If I didn't have to worry about hiding the frame rails along the sides of the car, I could run the pipes down the center of the car down either side of the drive shaft. But this creates another problem in that the center hump will be larger and therefore take up more interior space. This car is already pretty cramped so anything I can do to increase the interior space will make the car more comfortable. ( I am 6'1" and weigh 250lbs so any room I can gain or keep the better!)
    Ralph

    Life's short...eat dessert first.

  9. #9
    v8notchman's Avatar
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    Rear clip

     



    The next step is purchasing and mounting the rear suspension clip squared with the front suspension. Then I can build the frame rails in between the suspension componants. I will not be able to buy the rear suspension until after tax time so I guess I'll do some body work until then. I still need to trim up the trunk area and box in the rear bumper area, and fill in the rear air vents, and re-do the bottom of the rear apron, etc, etc.

    I am considering going with an Auto Weld built rear suspension. It's the best I've seen so far for the money. Here's a couple of representative photos at what I'm looking at. If anyone knows of a better deal, please let me know.

    I'm going with a narrowed Ford 9" with a four link set up and adjustable coil over shocks.





    I figured on making the rear end "almost" as narrow as possible. The tires look really big in this picture. They don't look that big under the car. But it definately has a pro street vibe to it.



    I don't have my notebook with me today. The next time I think about, I'll post the details like rim and tire sizes and stuff like that.
    Ralph

    Life's short...eat dessert first.

  10. #10
    cffisher's Avatar
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    Car Year, Make, Model: 57 chevy 2 dr wagon
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    Bet you remember to center car next time..... It is a pain moving numbers around trying to get things square and streight, been there done that. Good looking project
    Charlie
    Lovin' what I do and doing what I love
    Some guys can fix broken NO ONE can fix STUPID
    W8AMR
    http://fishertrains94.webs.com/
    Christian in training

  11. #11
    REGs's Avatar
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    Again - kewl build.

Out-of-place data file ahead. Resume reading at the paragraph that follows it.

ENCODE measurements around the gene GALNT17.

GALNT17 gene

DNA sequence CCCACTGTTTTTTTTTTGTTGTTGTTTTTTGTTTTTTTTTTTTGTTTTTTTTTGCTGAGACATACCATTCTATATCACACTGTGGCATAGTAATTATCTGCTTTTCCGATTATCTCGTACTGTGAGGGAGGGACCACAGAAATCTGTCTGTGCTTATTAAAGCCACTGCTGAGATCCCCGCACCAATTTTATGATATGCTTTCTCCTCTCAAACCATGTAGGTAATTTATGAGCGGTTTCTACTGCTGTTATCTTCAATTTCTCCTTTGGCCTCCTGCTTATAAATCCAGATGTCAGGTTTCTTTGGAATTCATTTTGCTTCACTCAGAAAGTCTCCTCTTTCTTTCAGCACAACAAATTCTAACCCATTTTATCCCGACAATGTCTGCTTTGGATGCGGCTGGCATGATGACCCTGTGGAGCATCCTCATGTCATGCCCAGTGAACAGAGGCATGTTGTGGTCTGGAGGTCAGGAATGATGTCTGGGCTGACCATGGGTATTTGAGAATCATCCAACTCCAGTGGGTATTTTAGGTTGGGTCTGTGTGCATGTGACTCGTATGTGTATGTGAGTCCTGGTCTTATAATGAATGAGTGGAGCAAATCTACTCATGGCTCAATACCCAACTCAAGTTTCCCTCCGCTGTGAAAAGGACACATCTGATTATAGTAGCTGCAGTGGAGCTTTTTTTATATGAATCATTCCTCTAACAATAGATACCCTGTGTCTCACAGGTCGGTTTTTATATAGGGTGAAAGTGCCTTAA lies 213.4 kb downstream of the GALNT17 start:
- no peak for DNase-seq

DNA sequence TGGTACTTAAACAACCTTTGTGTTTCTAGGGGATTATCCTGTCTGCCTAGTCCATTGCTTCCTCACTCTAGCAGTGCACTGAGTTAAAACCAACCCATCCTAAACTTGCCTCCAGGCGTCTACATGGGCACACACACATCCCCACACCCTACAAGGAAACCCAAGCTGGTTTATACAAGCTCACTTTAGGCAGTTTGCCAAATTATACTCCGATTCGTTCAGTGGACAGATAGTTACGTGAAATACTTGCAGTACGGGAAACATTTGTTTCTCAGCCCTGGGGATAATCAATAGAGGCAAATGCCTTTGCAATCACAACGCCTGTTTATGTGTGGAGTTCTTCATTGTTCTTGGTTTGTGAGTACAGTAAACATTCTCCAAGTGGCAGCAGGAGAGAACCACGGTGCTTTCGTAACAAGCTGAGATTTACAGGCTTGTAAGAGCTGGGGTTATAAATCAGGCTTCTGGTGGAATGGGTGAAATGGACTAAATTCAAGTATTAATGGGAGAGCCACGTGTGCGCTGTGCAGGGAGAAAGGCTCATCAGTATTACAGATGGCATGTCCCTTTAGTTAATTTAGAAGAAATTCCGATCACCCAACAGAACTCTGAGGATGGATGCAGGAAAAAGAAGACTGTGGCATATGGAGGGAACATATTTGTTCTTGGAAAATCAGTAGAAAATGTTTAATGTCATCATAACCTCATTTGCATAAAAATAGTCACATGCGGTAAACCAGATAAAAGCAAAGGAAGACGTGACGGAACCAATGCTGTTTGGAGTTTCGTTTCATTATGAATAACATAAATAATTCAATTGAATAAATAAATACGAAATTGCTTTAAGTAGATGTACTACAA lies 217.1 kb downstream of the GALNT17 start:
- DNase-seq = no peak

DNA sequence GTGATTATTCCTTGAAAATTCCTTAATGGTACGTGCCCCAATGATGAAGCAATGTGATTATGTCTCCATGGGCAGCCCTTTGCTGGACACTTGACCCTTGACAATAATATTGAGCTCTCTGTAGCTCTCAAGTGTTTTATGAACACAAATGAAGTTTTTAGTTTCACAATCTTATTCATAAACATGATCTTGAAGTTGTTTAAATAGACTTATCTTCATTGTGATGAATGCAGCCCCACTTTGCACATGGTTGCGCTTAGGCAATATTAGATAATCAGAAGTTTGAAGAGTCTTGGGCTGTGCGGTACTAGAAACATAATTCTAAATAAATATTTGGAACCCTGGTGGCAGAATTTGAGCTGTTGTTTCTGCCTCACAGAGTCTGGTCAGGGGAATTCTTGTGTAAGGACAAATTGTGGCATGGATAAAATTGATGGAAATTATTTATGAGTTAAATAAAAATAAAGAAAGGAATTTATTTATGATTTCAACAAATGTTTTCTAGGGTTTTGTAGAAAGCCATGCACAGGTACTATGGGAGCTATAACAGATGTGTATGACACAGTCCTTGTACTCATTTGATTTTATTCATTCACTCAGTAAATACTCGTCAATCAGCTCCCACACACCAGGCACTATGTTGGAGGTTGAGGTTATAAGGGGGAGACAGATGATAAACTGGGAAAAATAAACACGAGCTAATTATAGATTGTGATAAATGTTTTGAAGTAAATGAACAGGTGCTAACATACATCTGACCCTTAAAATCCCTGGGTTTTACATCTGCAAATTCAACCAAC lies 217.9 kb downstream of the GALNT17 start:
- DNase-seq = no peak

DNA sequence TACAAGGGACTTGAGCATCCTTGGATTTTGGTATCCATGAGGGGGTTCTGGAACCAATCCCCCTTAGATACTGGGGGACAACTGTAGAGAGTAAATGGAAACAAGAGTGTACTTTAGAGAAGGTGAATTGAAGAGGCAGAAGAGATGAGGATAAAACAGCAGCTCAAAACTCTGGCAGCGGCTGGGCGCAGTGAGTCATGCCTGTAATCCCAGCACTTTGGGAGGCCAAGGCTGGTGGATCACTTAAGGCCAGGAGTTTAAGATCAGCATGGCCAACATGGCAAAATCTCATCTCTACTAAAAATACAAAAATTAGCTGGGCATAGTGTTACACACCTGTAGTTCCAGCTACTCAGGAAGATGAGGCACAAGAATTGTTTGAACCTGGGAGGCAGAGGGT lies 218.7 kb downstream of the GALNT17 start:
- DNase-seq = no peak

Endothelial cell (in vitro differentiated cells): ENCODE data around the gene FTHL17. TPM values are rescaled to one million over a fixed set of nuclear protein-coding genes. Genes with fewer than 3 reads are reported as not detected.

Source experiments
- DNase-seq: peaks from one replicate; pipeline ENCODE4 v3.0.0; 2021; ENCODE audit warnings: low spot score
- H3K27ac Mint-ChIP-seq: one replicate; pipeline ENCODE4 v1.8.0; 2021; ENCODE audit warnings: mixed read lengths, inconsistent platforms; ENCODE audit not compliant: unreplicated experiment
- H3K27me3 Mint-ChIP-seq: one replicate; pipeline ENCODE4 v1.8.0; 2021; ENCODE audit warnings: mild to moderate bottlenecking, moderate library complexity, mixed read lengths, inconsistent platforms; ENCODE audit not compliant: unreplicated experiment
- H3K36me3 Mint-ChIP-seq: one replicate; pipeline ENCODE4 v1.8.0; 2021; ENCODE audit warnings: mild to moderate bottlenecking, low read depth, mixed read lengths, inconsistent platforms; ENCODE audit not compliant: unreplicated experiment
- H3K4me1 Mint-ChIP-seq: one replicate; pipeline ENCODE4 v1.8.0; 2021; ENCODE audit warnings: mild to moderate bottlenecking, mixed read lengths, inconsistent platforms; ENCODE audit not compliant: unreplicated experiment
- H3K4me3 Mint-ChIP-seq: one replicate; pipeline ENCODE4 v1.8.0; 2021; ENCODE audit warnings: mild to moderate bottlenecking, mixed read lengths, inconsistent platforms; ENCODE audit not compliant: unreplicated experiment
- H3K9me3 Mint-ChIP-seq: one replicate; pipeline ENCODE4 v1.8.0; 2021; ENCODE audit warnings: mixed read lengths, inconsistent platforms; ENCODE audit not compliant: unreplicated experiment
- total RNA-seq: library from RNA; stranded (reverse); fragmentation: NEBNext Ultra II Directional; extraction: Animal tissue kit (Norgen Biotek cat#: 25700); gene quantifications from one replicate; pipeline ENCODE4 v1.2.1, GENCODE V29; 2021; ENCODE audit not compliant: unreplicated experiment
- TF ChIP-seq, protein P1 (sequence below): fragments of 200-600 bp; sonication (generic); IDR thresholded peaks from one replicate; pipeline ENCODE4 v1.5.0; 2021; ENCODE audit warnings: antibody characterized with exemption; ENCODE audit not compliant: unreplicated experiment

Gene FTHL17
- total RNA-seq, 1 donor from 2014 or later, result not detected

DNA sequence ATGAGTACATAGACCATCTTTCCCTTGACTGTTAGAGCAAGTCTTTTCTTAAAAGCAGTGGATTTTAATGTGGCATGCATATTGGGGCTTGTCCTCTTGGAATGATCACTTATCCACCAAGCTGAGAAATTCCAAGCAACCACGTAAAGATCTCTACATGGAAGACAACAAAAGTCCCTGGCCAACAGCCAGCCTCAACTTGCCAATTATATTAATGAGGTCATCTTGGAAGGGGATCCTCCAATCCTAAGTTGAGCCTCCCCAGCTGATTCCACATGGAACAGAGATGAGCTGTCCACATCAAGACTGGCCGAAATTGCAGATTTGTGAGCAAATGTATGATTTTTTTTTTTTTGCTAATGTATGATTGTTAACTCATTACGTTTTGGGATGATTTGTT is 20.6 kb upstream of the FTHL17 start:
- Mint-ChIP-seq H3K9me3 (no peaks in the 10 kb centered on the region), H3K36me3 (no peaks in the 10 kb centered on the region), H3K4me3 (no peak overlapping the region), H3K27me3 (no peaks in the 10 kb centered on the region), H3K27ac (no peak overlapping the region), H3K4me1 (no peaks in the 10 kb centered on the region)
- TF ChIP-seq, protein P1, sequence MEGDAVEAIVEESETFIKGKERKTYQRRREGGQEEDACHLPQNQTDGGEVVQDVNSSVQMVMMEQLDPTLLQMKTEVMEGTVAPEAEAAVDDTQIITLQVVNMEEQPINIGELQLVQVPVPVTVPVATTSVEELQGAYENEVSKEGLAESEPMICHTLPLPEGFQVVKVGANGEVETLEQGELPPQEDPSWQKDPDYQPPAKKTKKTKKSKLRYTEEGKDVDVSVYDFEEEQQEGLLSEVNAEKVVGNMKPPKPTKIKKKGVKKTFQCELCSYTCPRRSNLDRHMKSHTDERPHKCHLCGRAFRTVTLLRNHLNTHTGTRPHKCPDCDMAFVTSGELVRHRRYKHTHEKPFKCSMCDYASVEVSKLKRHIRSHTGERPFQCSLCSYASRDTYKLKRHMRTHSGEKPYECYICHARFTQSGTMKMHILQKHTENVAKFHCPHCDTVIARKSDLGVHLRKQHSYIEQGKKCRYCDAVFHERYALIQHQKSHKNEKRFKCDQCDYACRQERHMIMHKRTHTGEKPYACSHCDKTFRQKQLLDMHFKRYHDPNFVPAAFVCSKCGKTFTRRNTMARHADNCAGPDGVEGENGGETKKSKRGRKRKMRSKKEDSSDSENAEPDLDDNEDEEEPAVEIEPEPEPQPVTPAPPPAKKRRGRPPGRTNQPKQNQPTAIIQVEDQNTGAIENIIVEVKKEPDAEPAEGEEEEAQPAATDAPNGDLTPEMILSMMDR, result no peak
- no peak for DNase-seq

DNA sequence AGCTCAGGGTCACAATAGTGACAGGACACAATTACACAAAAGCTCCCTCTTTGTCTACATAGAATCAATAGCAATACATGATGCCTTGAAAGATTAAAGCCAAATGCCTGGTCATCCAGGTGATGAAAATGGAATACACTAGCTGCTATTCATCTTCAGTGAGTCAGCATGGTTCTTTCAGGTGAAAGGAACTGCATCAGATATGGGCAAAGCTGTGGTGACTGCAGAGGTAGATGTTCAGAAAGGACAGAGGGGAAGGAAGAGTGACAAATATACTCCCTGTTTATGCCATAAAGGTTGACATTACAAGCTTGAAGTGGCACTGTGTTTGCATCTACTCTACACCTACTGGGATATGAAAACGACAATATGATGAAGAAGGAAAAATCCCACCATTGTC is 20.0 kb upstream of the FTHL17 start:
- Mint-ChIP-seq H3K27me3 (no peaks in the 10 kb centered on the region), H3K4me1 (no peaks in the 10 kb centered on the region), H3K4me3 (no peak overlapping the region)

What size are the rear skins?? Also what size wheel are you using?

    Thanks.

    REGS

  12. #12
    Matt167's Avatar
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    Car Year, Make, Model: '51 Chevy Fleetline and a Ratrod project
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    By the end of the run in 2002 when the Mexican Beetle plant stopped building them, fire extinguishers were factory installed..

    I like my Beetle, but I think I'd like a type 3 better... sure is a cool project
    You don't know what you've got til it's gone

    Matt's 1951 Chevy Fleetline- Driver

    1967 Ford Falcon- Sold

    1930's styled hand built ratrod project

    1974 Volkswagen Super Beetle Wolfsburg Edition- sold

  13. #13
    v8notchman's Avatar
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    cffisher, it's only about 1/4" to 3/8" off, but that's enough to screw up a build!

    Thanks Matt and Reg, I'll grab my notebook at lunch and post some more details.
    Ralph

    Life's short...eat dessert first.

  14. #14
    v8notchman's Avatar
    v8notchman is offline CHR Member Visit my Photo Gallery
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    I went with the Weld Racing Pro Star Wheels. They're cheap and classic. I'm also using Mickey Tompson Sportsman radials.

    Front
    15x5 with 3.5 backspace and GM 4.75 bolt pattern
    26x6x15, section width 6.5, tread width 5.7

    Rear
    15x14 with 3.5 backspace and GM 4.75 bolt pattern
    29x18x15, section width 17.6, treadwidth 15.8

    This leaves about 23" between the rear tires allowing 1 to 1.5" for clearance on the wheel well sides.
    Ralph

    Life's short...eat dessert first.

  15. #15
    v8notchman's Avatar
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    I have to wait for the money to catch up with my plans. I need to buy the steel for the frame rails and purchase the rear frame clip and rearend.

    Meanwhile, I'm going to do some work on the sheet metal. First I am going to cover the air vent slots in the front and rear, and I need to cover over the old oil fill tube hole in the rear trunk section. I need to stop and get some card-board to make some patterns. I hope to get some work done this weekend. I'll post some pictures of the progress soon
    Ralph

    Life's short...eat dessert first.